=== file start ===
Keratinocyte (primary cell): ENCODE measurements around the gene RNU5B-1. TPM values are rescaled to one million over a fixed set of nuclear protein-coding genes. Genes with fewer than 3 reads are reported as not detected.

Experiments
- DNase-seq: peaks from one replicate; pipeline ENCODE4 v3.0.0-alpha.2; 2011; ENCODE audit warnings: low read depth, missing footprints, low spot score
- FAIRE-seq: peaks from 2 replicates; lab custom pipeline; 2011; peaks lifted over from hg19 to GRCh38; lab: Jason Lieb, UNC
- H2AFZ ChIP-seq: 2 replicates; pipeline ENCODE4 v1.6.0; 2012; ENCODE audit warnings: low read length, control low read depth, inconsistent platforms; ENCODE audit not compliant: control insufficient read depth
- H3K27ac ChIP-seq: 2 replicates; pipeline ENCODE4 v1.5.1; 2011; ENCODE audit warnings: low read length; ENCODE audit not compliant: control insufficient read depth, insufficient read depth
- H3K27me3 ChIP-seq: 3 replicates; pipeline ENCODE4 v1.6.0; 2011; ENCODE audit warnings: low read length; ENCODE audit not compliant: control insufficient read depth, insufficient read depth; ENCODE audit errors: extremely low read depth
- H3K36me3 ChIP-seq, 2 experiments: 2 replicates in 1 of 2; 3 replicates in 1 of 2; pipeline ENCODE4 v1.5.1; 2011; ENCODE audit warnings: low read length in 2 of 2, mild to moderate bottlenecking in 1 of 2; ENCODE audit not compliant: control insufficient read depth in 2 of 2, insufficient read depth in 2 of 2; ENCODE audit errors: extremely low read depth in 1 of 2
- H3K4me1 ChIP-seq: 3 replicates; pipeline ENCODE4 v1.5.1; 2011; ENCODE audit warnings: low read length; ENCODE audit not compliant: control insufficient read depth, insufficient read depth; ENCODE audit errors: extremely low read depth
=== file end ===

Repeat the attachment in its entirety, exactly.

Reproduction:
Keratinocyte (primary cell): ENCODE measurements around the gene RNU5B-1. TPM values are rescaled to one million over a fixed set of nuclear protein-coding genes. Genes with fewer than 3 reads are reported as not detected.

Experiments
- DNase-seq: peaks from one replicate; pipeline ENCODE4 v3.0.0-alpha.2; 2011; ENCODE audit warnings: low read depth, missing footprints, low spot score
- FAIRE-seq: peaks from 2 replicates; lab custom pipeline; 2011; peaks lifted over from hg19 to GRCh38; lab: Jason Lieb, UNC
- H2AFZ ChIP-seq: 2 replicates; pipeline ENCODE4 v1.6.0; 2012; ENCODE audit warnings: low read length, control low read depth, inconsistent platforms; ENCODE audit not compliant: control insufficient read depth
- H3K27ac ChIP-seq: 2 replicates; pipeline ENCODE4 v1.5.1; 2011; ENCODE audit warnings: low read length; ENCODE audit not compliant: control insufficient read depth, insufficient read depth
- H3K27me3 ChIP-seq: 3 replicates; pipeline ENCODE4 v1.6.0; 2011; ENCODE audit warnings: low read length; ENCODE audit not compliant: control insufficient read depth, insufficient read depth; ENCODE audit errors: extremely low read depth
- H3K36me3 ChIP-seq, 2 experiments: 2 replicates in 1 of 2; 3 replicates in 1 of 2; pipeline ENCODE4 v1.5.1; 2011; ENCODE audit warnings: low read length in 2 of 2, mild to moderate bottlenecking in 1 of 2; ENCODE audit not compliant: control insufficient read depth in 2 of 2, insufficient read depth in 2 of 2; ENCODE audit errors: extremely low read depth in 1 of 2
- H3K4me1 ChIP-seq: 3 replicates; pipeline ENCODE4 v1.5.1; 2011; ENCODE audit warnings: low read length; ENCODE audit not compliant: control insufficient read depth, insufficient read depth; ENCODE audit errors: extremely low read depth